“We’re seeing declines across all apartment sizes. It’s not like it’s only studios. Everything is generally weaker,” said Jonathan J. Miller, the president of Miller Samuel Real Estate Appraisers and Consultants and the author of the Douglas Elliman report.
This translates to a market where renters, not apartments, are in demand. Here is what you need to know to strike a deal in a market primed for them.
Not All Neighborhoods or Apartments Are Equal
The city is not monolithic, and neither is the decline in rent. A StreetEasy report found that while rents have fallen 1.9 percent in neighborhoods least impacted by the pandemic, they have actually ticked up 0.3 percent in neighborhoods most heavily hit, like Corona, Queens.
“It’s really a tale of two cities in New York,” said Nancy Wu, a StreetEasy economist.
With so many people working from home, neighborhoods like Long Island City and the financial district, which once lured commuters, are losing out to ones with more space or lower prices, like Ridgewood or Elmhurst, Queens. “People are moving out further and further to neighborhoods that they wouldn’t have considered” before the pandemic, Ms. Wu said.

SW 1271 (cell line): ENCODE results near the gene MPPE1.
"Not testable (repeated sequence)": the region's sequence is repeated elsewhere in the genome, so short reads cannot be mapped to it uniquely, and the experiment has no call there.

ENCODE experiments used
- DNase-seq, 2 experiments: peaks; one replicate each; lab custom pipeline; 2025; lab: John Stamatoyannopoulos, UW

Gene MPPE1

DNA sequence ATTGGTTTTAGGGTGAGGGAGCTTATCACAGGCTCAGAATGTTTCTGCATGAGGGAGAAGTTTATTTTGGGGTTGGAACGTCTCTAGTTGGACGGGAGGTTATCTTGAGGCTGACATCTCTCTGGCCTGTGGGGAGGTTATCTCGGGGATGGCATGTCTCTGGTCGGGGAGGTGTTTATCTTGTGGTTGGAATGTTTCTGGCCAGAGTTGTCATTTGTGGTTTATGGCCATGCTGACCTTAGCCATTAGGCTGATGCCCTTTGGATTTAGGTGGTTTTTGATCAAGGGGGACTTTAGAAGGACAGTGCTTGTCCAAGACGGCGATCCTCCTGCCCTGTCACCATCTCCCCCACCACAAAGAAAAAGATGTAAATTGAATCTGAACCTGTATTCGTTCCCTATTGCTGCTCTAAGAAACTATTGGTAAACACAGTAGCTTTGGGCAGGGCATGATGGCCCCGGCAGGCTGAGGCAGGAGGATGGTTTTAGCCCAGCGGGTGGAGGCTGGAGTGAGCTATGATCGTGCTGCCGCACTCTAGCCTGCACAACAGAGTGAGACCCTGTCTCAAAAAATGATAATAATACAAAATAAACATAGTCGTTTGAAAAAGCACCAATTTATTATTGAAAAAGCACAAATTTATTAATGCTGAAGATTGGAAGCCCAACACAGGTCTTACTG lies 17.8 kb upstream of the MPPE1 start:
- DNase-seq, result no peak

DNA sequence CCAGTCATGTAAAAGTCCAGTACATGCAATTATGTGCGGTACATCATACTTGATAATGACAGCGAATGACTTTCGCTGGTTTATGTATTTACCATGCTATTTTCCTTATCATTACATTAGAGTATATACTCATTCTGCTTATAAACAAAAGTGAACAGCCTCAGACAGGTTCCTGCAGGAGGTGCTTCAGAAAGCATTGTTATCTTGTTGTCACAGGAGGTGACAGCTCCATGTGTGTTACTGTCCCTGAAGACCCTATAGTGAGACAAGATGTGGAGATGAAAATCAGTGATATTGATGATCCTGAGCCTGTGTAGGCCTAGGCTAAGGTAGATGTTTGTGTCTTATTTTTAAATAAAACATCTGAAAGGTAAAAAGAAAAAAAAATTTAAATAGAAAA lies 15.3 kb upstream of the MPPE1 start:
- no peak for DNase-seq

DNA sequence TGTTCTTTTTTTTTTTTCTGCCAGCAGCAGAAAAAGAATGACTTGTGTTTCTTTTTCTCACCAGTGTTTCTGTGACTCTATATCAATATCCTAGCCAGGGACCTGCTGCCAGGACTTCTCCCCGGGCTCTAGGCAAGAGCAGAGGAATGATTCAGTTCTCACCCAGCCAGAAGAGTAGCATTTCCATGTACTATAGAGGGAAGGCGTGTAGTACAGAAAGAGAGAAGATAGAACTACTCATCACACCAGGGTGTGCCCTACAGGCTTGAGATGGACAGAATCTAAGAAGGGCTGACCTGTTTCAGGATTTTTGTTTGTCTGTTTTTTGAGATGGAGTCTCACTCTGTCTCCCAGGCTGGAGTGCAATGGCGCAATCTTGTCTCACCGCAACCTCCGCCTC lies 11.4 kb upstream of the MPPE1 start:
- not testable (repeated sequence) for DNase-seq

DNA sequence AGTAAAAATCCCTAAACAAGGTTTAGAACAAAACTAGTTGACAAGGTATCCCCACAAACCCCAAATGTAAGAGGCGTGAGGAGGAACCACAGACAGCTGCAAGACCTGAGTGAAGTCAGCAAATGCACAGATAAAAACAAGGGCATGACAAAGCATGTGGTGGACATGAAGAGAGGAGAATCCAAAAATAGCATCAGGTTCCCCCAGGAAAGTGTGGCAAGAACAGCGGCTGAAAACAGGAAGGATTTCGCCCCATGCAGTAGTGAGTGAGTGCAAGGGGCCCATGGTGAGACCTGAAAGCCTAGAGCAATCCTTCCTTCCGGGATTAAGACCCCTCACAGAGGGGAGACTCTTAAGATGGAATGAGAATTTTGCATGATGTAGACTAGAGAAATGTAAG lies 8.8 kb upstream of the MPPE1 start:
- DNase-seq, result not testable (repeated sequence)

Deals are still to be had even in these neighborhoods. Michael Johnson, a spokesman for the Community Housing Improvement Program, or CHIP, a trade group for 4,000 building owners and managers, said his organization’s members are offering an average of 1.4 months of free rent in buildings across the city. “Don’t get caught up on geography,” he said. “It’s more about the price point of the apartment.” Apartments that would have fetched a premium in any neighborhood, like those that have been recently renovated or are in newer buildings, are the ones most likely to see discounts.
If you’re looking for a deal, consider an apartment with a flaw that other renters might not be willing to accept, like a walk-up, or a location far from the train and services. “If there is something you can deal with that other people can’t, like a dark room, you’re in the driver’s seat for negotiation,” said Noble Novitzki, the chief operating officer of Nooklyn, a rental brokerage.